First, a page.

Last weekend was the annual spring cruise to Isthmus Cove on Catalina Island for my club, Little Ships Fleet of Long Beach. We were also joined by the Port Royal Yacht Club from Redondo Beach. And a group, including some of our members, who charter their rides from Marina Sailing, a club with six outlets in Southern California.
Those charter boat guys miss out on some of the experiences of boat ownership. Not me. At 8:30 am Friday when I turned the key to start my engine, it made several weak revolutions and then stopped. Luckily, I had unplugged the power cord about a half-hour earlier, so my dead batteries weren't masked by the battery charger. Otherwise I would have had a couple of dark nights aboard at the island.
Just to make sure it was a battery problem and not an engine problem, I untethered my emergency starting battery from its stowage spot in the forward cabin and connected it to the engine, which fired right up.
The boat batteries were about a year old when I bought the Ericson 30 in the fall of 2005, so no surprise. I knew exactly what to do. Disconnect them. Wheel them up to my car in a dock cart and go buy new ones. Forget about the planned 9:00 am departure from the fuel dock.
I saved $52 per battery compared to West Marine's catalog price, by driving over to Wayne Electric Co. in west Long Beach and buying Delco Voyager deep-cycle batteries for $88.00 each. They were the same Group 27 size as my dead West Marine Sea-Volt Deep Cycle 90s. But they had an extra 15 ampere-hours of capacity and were noticeably heavier.
It was 1:00 pm that afternoon when I finally left the fuel dock with my tank topped up with gasoline at $5.19 a gallon. Sure glad I have a sailboat.
But that's another interesting topic. Sailing isn't always the easiest way to get to Catalina Island, which stretches in a generally NW-SE alignment roughly 25 miles south of the southern shoreline of Los Angeles County. The best way to get a sailboat to a Catalina Island destination is to leave in the morning and motorsail while the wind and seas are calm, arriving in mid-afternoon while there's still hope of getting a mooring, which are first-come, first-served unless you are lucky enough to have your own. The power boaters have all the advantages in the summer-time mooring lottery at Catalina.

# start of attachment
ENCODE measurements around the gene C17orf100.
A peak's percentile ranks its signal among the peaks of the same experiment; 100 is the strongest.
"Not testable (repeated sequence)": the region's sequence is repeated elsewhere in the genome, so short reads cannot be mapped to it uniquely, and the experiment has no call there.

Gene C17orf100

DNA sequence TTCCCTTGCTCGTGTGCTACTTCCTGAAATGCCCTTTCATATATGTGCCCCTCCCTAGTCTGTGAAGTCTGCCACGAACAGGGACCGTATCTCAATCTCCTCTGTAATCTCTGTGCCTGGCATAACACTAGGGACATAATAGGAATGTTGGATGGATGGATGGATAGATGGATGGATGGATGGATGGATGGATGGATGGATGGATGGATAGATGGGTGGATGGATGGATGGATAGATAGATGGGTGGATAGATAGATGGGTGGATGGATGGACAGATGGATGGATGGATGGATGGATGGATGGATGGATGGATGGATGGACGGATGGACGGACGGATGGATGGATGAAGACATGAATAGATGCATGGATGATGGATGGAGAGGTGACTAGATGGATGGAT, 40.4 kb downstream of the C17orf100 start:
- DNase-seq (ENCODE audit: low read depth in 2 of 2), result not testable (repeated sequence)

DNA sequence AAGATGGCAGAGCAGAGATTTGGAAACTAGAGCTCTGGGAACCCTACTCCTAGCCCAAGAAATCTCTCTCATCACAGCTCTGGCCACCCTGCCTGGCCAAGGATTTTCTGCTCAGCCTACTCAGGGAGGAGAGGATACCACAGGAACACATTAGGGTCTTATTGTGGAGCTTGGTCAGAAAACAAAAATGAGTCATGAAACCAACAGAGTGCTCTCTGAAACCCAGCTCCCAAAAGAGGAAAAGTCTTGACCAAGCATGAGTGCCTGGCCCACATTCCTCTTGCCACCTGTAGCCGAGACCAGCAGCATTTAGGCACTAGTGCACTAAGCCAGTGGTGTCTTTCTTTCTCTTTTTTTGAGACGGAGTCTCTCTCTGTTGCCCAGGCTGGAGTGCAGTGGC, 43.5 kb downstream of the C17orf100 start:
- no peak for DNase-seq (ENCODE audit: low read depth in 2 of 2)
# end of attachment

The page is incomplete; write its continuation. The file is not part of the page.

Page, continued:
Leaving in the afternoon often guarantees a long beat to windward, and several tacks if you're going to the Isthmus from my marina at the east end of the Los Angeles/Long Beach harbor complex. That Friday, the wind hit 20 knots in mid-afternoon and I flopped around for awhile hove-to trying to get a reef into the main. Finally I remembered to uncleat the boom vang and the reefing line easily pulled the new clew the last few inches to the boom. I like single-handing. But sometimes I could do with a better skipper to yell at me what I'm doing wrong.
It took seven hours and 34.7 nm to get there. I tied up at mooring a little after sunset.
I needn't have worried about being shut out for a mooring. There were plenty on the preferred west side of Isthmus Cove, and the less-protected east side was nearly empty. It was still sparsely occupied Saturday night. To my eye, sailboats far outnumbered power boats in the mix. I think fuel prices may make life tough this summer for the Catalina residents who depend on boaters for their livelihood.
The comraderie of Saturday night's beach barbeque and Sunday morning's breakfast seemed to match everyone's expectations for the weekend.
The only thing lacking as we departed late Sunday morning was wind. For me it was a case of motoring for an hour, hanging out the sails for another hour hoping the zephyrs would link up into a sustained breeze, and then motoring some more. But by 2 pm it began to blow for real and by 3:30 I was flying on a broad reach straight for home at 6 to 7 knots. Before I got there I had one period of continuous surfing down three-foot waves that saw the GPS hit 8.4 knots. That's heady stuff on a boat with a 23.4-foot water line, flying a 110% jib.
The ride home took only 5 1/2 hours and covered 28 nm.